The open cabinets to the left are very useful for storing the extra bottles of whatever you might like to put in the refrigerator next.    And zero energy used maintaining the backups.

Consider the alternatives.

Anyway, to say we’re pleased with Apartment D’s update is a great understatement.  We are hoping you like it too!

Unit C, The Family Apartment

Unit C of the Odell House enters from the Poplar side of the house and has a large picture window in the living room looking West.  You can see the window to the right of the entry door.


This one bedroom apartment is ground floor and relates very nicely to the new deck and Gazebo we installed in the spring of 2014.

This would be the view from the bath window,


–though obviously taken from outside as there is a curtain in the bath.


This is the sitting area right outside the picture window.  The apartments on the other side all have porches and covered sitting areas, and we felt this was missing on the west side of the house.  Gas grill for tenant use on far side of structure.  Anyway, this area relates nicely to apartment C.

A page of pictures of the interior of C have remained unchanged for years in our main website.

It’s easy to access, entry of the locked first floor landing.



Recently we have embarked upon a soft update, starting with repairing some cracks in the kitchen ceiling and repainting.


You can’t see it in these pictures but we also added one of my favorite kitchen improvements–a very quiet exhaust fan.  Air quality inside in any house is improved by these, and it is something I want in all the units.

The living room is large, with two sofas.


And then a little dining table that currently sits under the big picture window.  We had a custom “top or bottom” raise cellular blind installed this year.  That means you can  have as much privacy or as much view as you wish


The bedroom is not large and some have described it as awkwardly shaped–which it sort of is, the linen closet behind the only place to put the bed.  But it still fits a queen bed, a dresser and vanity.

The door to the right of the bed leads to a locked exit hallway–the old maid’s stairs–which are actually pretty convenient for moving things in and out of the unit.


The bedroom also contains the entrance to  the bath which was updated during the winter of 2014.   I will show you a couple  “as was” photos because it makes some previous comments about the space more clear.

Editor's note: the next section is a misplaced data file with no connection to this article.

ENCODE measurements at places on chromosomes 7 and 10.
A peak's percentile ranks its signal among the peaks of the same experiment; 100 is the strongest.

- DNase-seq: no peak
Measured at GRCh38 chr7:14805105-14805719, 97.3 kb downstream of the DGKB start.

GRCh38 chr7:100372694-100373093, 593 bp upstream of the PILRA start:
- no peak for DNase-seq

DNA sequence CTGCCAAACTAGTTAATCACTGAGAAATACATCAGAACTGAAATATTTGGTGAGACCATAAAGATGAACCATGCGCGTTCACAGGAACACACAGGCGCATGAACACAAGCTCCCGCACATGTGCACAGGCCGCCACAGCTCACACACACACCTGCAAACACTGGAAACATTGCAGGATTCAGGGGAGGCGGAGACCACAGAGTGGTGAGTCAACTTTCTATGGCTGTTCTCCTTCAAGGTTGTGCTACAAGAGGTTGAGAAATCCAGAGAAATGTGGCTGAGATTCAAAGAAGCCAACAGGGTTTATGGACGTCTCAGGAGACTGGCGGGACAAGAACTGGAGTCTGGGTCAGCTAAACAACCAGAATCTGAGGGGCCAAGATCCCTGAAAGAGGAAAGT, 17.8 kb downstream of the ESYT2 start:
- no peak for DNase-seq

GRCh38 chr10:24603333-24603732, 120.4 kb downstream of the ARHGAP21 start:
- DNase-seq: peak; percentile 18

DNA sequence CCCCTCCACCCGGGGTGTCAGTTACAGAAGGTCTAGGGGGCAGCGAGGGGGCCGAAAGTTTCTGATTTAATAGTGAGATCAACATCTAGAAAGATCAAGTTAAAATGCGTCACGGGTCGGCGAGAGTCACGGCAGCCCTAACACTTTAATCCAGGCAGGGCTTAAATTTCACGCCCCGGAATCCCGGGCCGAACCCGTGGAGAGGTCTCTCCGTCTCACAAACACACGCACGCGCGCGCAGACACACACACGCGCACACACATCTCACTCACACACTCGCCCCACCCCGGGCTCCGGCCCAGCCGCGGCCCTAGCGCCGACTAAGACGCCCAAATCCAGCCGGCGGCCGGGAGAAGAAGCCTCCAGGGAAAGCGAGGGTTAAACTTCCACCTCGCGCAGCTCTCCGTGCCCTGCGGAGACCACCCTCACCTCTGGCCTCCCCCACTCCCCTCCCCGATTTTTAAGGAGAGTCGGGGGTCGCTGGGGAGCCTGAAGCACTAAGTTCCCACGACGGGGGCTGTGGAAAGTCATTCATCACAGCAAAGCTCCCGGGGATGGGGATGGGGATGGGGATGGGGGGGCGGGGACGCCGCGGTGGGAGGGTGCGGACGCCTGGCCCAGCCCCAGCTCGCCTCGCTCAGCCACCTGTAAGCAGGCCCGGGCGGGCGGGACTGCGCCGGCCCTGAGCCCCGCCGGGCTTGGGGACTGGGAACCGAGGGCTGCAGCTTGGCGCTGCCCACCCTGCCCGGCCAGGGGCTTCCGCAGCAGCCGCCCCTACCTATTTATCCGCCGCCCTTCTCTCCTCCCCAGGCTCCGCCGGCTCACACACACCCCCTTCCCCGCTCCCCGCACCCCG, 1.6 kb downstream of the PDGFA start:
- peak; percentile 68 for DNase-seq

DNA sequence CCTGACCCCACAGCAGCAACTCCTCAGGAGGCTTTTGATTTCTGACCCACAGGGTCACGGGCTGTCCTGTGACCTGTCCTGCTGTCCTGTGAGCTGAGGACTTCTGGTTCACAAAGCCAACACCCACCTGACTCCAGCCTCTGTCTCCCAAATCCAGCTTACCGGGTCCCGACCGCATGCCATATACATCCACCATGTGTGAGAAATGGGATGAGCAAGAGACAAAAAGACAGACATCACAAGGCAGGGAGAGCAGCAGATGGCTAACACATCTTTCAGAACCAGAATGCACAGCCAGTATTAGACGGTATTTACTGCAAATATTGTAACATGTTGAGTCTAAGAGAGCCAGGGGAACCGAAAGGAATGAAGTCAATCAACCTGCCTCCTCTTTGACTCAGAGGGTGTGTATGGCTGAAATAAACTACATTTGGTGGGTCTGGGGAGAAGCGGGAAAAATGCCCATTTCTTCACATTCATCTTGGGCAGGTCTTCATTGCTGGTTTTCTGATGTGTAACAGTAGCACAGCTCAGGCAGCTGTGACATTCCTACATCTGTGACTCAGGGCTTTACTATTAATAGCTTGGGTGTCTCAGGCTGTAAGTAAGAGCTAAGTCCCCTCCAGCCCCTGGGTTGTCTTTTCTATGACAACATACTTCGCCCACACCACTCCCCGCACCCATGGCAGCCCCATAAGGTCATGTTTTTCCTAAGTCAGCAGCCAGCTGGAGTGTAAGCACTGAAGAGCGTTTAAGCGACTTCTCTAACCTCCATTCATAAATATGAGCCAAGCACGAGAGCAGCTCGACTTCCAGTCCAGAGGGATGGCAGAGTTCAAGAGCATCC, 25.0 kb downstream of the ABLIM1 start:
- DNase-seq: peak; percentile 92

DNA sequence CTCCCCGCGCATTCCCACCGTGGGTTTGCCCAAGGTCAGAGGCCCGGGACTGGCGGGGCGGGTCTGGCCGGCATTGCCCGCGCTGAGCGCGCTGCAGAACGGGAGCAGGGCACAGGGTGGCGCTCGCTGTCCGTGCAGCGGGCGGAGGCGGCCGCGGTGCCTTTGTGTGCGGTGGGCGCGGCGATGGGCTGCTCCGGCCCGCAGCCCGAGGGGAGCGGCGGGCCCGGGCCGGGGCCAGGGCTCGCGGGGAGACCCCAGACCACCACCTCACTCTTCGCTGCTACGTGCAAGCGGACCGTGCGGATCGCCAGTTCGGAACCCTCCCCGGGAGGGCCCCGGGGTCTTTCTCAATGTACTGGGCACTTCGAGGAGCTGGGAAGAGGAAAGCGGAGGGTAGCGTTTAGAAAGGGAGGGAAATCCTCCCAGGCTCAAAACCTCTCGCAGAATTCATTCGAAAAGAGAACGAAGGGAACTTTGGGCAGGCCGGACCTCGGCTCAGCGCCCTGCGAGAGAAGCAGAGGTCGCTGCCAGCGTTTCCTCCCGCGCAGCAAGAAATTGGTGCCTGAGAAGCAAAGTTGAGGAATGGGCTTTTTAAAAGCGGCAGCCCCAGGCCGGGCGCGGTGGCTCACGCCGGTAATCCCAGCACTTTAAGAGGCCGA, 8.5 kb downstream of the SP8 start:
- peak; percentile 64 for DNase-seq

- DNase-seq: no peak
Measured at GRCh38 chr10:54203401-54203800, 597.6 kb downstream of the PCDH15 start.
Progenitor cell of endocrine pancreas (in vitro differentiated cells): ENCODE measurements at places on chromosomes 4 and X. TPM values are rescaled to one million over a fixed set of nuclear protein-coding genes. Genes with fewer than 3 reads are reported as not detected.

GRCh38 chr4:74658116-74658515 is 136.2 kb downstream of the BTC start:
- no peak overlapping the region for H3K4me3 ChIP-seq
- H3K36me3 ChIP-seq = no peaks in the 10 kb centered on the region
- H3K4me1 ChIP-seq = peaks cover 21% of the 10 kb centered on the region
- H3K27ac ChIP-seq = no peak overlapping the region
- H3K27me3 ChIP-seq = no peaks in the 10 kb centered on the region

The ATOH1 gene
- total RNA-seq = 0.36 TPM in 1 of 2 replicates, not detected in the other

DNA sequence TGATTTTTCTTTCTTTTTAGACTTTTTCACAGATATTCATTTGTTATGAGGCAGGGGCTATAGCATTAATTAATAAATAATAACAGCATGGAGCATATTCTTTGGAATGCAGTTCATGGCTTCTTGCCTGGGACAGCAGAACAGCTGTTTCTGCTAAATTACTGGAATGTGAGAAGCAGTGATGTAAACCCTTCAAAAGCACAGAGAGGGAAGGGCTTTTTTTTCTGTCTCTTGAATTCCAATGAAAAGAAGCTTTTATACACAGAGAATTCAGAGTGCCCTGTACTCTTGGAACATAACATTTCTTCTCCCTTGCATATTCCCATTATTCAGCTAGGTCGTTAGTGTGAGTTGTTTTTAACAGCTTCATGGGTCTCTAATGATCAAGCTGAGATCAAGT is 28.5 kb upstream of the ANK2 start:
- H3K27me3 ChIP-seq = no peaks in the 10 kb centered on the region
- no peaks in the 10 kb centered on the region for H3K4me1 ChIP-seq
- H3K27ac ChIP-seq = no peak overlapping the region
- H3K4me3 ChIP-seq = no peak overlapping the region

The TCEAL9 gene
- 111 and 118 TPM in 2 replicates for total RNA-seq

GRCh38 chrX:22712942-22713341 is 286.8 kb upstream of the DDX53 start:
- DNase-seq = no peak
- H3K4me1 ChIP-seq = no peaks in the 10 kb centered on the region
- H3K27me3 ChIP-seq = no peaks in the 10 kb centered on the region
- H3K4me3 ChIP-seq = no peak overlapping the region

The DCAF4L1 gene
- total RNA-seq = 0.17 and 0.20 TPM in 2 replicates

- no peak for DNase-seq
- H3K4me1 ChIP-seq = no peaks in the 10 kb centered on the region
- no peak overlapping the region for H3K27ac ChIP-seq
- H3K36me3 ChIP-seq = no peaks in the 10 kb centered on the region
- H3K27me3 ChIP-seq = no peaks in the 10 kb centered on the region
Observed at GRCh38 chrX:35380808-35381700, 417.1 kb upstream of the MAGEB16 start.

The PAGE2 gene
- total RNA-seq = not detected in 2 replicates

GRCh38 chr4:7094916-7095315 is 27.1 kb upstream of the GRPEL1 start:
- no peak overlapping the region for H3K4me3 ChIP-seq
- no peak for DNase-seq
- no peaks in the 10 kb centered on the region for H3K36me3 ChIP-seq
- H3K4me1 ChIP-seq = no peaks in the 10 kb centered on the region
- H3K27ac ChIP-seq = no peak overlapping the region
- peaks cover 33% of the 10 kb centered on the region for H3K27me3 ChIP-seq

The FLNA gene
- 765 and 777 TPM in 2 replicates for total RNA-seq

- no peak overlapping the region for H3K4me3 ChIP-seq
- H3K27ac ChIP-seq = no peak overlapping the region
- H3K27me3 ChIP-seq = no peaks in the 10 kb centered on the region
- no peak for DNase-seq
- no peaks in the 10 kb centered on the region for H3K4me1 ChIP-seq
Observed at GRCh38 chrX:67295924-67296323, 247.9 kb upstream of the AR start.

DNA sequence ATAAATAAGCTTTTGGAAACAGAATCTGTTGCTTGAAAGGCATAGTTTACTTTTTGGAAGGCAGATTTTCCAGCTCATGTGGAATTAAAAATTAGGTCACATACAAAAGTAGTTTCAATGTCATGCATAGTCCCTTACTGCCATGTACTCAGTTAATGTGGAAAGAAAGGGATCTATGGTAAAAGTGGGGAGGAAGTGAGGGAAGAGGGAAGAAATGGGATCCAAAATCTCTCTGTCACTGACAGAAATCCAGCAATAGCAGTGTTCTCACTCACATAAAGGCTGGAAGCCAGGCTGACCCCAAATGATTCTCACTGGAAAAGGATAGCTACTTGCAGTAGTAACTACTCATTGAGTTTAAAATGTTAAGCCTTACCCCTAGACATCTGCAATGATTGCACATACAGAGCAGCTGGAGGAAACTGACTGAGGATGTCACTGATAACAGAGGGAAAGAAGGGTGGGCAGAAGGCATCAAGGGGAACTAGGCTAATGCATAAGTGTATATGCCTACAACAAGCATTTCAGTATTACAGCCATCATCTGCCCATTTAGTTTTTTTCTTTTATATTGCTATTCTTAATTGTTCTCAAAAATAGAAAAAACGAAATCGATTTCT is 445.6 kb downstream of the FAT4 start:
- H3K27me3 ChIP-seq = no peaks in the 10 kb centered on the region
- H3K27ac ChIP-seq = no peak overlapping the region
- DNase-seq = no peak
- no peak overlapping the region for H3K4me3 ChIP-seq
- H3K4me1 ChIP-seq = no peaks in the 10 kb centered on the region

The bath, now painted white,


has had a pedestal sink, and nice tile back splash dating from the nineties–the era of my Russian carpenter, Yuri.

There is also  a large, five foot claw foot tub that used to have a shower addition from the seventies.   A shower ring which sadly has caused us no end of review trouble!

What’s not to love about a full-length claw foot?

Nothing.  It’s a great tub.

But people want a shower as well.  And they uniformly hated the too-small ring enclosure from the seventies.  To keep the shower ring level I did some 2004 “granny” engineering!  (See the purple dog leash?)


Which I was so proud of at the time as the curtain stayed level.

My guests, however,  were not enthusiastic.

They now actually MAKE a suitably sized chrome shower ring–which was not the case in the “dog leash” years.

Here it is:


A lot roomier, cleaner looking and, well, just the right size.  Sturdily installed, stable and level. Go Dave!!! (Our carpenter.)

A note here if you stay, Please Please PLEASE put the shower curtain inside the claw foot tub if you take a shower!

The other project on the hit list was the carpeted bathroom–the last of same in the house.

The important areas are now tiled.

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This may not be 100% historic, but in my book a neat way to treat the often intricate and immovable pieces in an old house, like radiators and heating pipes: use smaller tile (or flat pebble tile) as an edge, larger tile to the center.

And the new tile supporting new toilet and plumbing–very sanitary–and not pink–now white with pink accents.  (I kind of miss the pink. . . .


Someday we will strip all the carpet that now runs from tub into bedroom, but in the meantime, new toilet, new floor and new plumbing.

It is an easy, fun little apartment. Great views, lots of light.

Unit E; The Maid’s Apartment

Unit E on the second floor of the Odell House is shaped like a long keyhole.

It is the second to largest unit in the Odell House, and has the most light and sun of any  There is an eastern exposure down one long side–about 60 feet–for the bath, hall, bedroom and kitchen, then there are two large bay windows to the north and west in the living and dining rooms.

For many years unit E contained what is now the upper laundry, but was for a long time the little Maid’s room.

We need better pictures of the living and dining rooms, which because they have a lot of light are really hard to photograph.

Here are some anyway:  The first is a view from the bay window facing the corner of First and Poplar.  A summer sunset the second week of July.


The larger five bay windows would be right behind the photographer here.


The two “flower” windows of the house belong to E.


There is a desk below one of them.



In this summer shot above you can see one of the sofas in the living room and large draped bay window.

There are five windows making up that Bay, and a recent update is a set of custom light reflective double cellular shades.

They open from top down and bottom up, were fantastically expensive and are doing a GREAT job insulating that very bright window from the hot afternoon sun–though still too much light to get a good photo.  (My kingdom for a photographer!!!)


Here they are without the drapes: